Surveys to underscore euro worries
26 January 2004
BERLIN – Key European business surveys to be released this week are expected to underscore growing disquiet in industry about the impact on foreign orders of the soaring euro.
With the euro having leapt by about 17 percent over the past 12 months, the business confidence surveys for Germany, France and the 12-member eurozone could add to concerns that the common currency’s rapid advance was posing a threat to the region’s delicately balanced economic recovery.
After chalking up its eighth consecutive monthly rise in December, Germany’s closely watched business confidence survey is widely expected to show signs of peaking in January.
Economists forecast that the report’s reading for the first month of the year will be 96.8 points, which was where it stood in December.
Even so this still leaves the survey, which is drawn by the Munich-based Ifo institute and is be released Tuesday, at its highest level since January 2001.
A similar picture is expected to emerge from France’s business climate survey and the key European Commission business and consumer sentiment reports, which are to be released later in the week. Germany and France are the eurozone’s two biggest economies.
While economists believe that increasing eurozone production could result in a stronger-than-forecast rise in economic growth in currency bloc in the open months of 2004, the surging euro is raising doubts about the sustainability of the 12-member economy’s current recovery.
Ahead of the release of the new indicators, European Central Bank Jean-Claude Trichet renewed his campaign to jawbone the forex markets into allowing the euro to fall back by telling the World Economic Forum in Davos on the weekend that the bank was concerned about big swings in the currency market.
Having gaining ground again last week, the euro is entering the new trading week off its highs at under USD 1.26. This week’s release of a new batch of economic sentiment reports follows the publication last week of an influential survey of Germany’s institutional investors and analysts.
Often considered as acting as a curtain raiser to the Ifo report, the so-called ZEW investor confidence survey, which is compiled by the Mannheim-based Centre for European Economic Research fell for the first-time in three months, as worries about the surging euro’s impact on growth have started to emerge.
That said, however, the release Friday of Belgium’s leading indicator, which economists see as a bellwether for the state of the 12-member economy based around the euro, pointed to added to evidence that the strong euro might dampen growth at least in the opening months of this year.
While the Belgian survey rose in January to its highest point since May 2002, the boost largely came from a strong performance of the retail industry with foreign orders taking a hit in the wake of the euro charging ahead to a series of all-time highs in recent months.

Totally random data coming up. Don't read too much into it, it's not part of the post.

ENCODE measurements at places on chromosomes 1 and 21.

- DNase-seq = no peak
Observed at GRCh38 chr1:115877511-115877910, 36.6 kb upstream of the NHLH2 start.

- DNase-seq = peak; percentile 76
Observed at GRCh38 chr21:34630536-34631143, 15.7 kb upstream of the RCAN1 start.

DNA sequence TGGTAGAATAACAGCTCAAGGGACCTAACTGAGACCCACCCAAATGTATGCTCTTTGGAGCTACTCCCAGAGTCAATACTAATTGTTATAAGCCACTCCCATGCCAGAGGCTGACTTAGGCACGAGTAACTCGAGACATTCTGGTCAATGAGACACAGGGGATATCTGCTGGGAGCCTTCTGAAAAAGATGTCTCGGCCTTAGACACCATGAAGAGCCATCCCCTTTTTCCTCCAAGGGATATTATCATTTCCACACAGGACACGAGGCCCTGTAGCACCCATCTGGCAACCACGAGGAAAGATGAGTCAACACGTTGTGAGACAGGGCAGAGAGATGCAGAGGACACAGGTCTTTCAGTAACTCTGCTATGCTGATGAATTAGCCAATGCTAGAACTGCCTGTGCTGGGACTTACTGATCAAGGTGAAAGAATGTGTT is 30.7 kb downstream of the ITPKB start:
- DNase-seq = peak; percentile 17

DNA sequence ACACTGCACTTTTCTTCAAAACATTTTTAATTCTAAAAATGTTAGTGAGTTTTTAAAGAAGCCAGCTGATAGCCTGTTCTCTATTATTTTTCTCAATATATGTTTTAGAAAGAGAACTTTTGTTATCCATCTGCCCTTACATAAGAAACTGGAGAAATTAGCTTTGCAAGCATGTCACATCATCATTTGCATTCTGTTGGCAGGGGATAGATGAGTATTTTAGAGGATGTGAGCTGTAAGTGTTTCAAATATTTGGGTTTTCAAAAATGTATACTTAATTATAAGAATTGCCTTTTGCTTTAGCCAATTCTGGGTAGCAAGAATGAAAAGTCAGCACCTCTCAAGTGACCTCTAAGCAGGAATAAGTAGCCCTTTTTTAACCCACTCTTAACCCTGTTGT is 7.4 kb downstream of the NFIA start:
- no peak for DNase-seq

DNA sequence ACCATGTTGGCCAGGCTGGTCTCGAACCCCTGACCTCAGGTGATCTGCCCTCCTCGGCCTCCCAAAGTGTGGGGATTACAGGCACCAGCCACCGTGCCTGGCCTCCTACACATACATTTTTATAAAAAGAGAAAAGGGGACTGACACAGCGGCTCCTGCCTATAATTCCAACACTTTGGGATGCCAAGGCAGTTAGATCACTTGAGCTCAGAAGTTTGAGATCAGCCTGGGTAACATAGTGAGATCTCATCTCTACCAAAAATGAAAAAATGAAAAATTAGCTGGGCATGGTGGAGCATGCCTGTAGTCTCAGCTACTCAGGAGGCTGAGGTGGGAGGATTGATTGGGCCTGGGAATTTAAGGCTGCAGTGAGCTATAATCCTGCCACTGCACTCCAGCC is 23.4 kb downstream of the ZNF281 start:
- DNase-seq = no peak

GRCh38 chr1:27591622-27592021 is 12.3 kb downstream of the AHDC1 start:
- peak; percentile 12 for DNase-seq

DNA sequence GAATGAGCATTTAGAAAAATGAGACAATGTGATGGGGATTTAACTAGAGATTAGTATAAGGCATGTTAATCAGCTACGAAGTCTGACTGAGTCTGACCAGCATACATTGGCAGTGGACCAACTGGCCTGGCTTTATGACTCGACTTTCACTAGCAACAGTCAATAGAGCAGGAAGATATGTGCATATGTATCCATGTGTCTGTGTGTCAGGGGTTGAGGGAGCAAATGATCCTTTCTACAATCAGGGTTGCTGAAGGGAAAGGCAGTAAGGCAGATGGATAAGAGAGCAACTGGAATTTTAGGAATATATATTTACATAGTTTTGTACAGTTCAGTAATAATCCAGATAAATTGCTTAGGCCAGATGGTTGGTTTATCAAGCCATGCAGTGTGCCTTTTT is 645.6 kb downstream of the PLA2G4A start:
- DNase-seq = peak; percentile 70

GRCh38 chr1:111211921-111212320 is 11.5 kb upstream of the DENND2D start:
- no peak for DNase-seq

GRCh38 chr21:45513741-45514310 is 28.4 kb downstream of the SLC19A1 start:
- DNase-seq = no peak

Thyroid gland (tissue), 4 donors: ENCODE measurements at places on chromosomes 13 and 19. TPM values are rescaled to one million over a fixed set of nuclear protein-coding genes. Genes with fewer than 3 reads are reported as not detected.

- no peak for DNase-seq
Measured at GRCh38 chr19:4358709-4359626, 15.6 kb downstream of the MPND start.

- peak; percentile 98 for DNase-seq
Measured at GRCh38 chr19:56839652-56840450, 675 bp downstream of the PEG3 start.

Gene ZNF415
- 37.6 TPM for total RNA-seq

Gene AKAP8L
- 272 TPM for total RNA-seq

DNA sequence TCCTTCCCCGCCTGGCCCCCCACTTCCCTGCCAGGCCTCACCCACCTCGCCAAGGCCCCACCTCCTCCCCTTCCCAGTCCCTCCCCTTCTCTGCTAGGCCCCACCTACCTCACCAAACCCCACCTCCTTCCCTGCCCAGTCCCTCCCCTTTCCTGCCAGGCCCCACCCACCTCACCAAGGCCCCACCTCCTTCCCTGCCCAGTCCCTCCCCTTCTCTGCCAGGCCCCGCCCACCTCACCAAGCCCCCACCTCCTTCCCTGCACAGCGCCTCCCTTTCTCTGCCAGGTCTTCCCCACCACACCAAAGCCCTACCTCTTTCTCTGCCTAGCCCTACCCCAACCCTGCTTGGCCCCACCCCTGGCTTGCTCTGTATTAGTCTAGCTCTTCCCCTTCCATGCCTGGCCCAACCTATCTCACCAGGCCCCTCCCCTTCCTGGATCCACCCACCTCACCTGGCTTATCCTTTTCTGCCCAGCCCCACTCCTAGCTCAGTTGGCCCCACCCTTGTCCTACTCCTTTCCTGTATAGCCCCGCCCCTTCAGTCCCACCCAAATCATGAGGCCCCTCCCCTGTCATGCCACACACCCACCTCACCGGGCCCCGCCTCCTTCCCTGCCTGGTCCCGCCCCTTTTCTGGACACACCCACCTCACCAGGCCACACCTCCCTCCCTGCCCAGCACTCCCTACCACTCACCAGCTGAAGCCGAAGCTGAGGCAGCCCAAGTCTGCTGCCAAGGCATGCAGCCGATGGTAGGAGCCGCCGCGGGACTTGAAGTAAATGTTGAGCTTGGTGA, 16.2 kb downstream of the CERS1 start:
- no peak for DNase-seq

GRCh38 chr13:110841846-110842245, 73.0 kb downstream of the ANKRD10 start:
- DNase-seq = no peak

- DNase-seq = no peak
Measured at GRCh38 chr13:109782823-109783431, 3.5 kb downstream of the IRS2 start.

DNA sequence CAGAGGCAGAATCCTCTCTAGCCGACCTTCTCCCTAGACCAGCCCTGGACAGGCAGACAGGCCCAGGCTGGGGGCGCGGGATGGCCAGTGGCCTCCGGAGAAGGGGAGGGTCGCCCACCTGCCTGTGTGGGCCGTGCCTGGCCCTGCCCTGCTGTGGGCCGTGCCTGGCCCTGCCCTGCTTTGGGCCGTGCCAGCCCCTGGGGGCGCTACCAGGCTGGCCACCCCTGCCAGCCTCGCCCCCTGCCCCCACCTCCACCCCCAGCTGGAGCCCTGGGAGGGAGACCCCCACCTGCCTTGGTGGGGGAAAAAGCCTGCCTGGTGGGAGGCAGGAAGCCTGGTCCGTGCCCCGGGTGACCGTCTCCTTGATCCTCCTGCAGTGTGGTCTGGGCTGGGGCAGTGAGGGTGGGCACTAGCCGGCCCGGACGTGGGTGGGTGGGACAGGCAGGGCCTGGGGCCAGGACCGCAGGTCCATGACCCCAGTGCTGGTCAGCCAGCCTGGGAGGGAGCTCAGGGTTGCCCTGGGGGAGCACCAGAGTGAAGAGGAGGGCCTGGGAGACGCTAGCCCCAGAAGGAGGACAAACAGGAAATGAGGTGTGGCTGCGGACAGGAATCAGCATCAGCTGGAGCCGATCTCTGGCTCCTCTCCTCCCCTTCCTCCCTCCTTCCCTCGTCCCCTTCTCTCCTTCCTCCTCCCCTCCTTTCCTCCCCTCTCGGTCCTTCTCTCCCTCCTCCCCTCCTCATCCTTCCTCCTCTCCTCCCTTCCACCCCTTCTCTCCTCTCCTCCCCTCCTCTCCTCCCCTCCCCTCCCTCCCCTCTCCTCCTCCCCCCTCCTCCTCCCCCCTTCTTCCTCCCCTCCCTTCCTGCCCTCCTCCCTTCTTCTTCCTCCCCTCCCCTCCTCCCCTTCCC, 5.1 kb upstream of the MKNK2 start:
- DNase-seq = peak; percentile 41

Although Annemarieke Christian, European economist with investment bank Morgan Stanley, believes the eurozone recovery is strengthening, going forward she says that the Belgian leading indicators point to the euro dampening the economic upswing in the months ahead.
After a bleak start to 2003, data shows the eurozone economy having finally turned the corner in the run-up to the new year as the global economic upswing took hold to power ahead the currency bloc’s export machine and consequently bring to an end a protracted period of stagnation.
As evidence that the recovery has been gaining strength, production in Germany and France grew sharply in the final months of last year with industrial output in Italy also beating analysts’ forecasts.
Together Germany, France and Italy represent about three quarters of the eurozone’s economic activity.
All three countries are also banking on a raft of deeply unpopular labour market and welfare reforms to help to shore up the nascent economic recovery and to build voter confidence in moves to overhaul their lumbering economies, in particular as they face up to the challenges of European enlargement and the admission of 10 new EU members in May.
But after barely growing in 2003, the eurozone economy is forecast to record a less-than-spectacular growth rate this year that an increasing number of economists believe will fall short of two percent.
Indeed, the risk for the eurozone, many economists say, is that the pickup in both the US and world economies might stall this year just as the euro continues to climb.
With analysts expecting the euro to chalk up further gains in the coming months, the latest data shows European industry battling to hold its own in the face of the euro’s dramatic rise.
While German exports to the eurozone increased 4.6 percent from November 2002, exports to the three non-euro EU members – Britain, Sweden and Denmark – fell 1.4 percent and exports outside the EU dropped 4.8 percent. About one fifth of the eurozone’s exports go to the US.
Subject: German news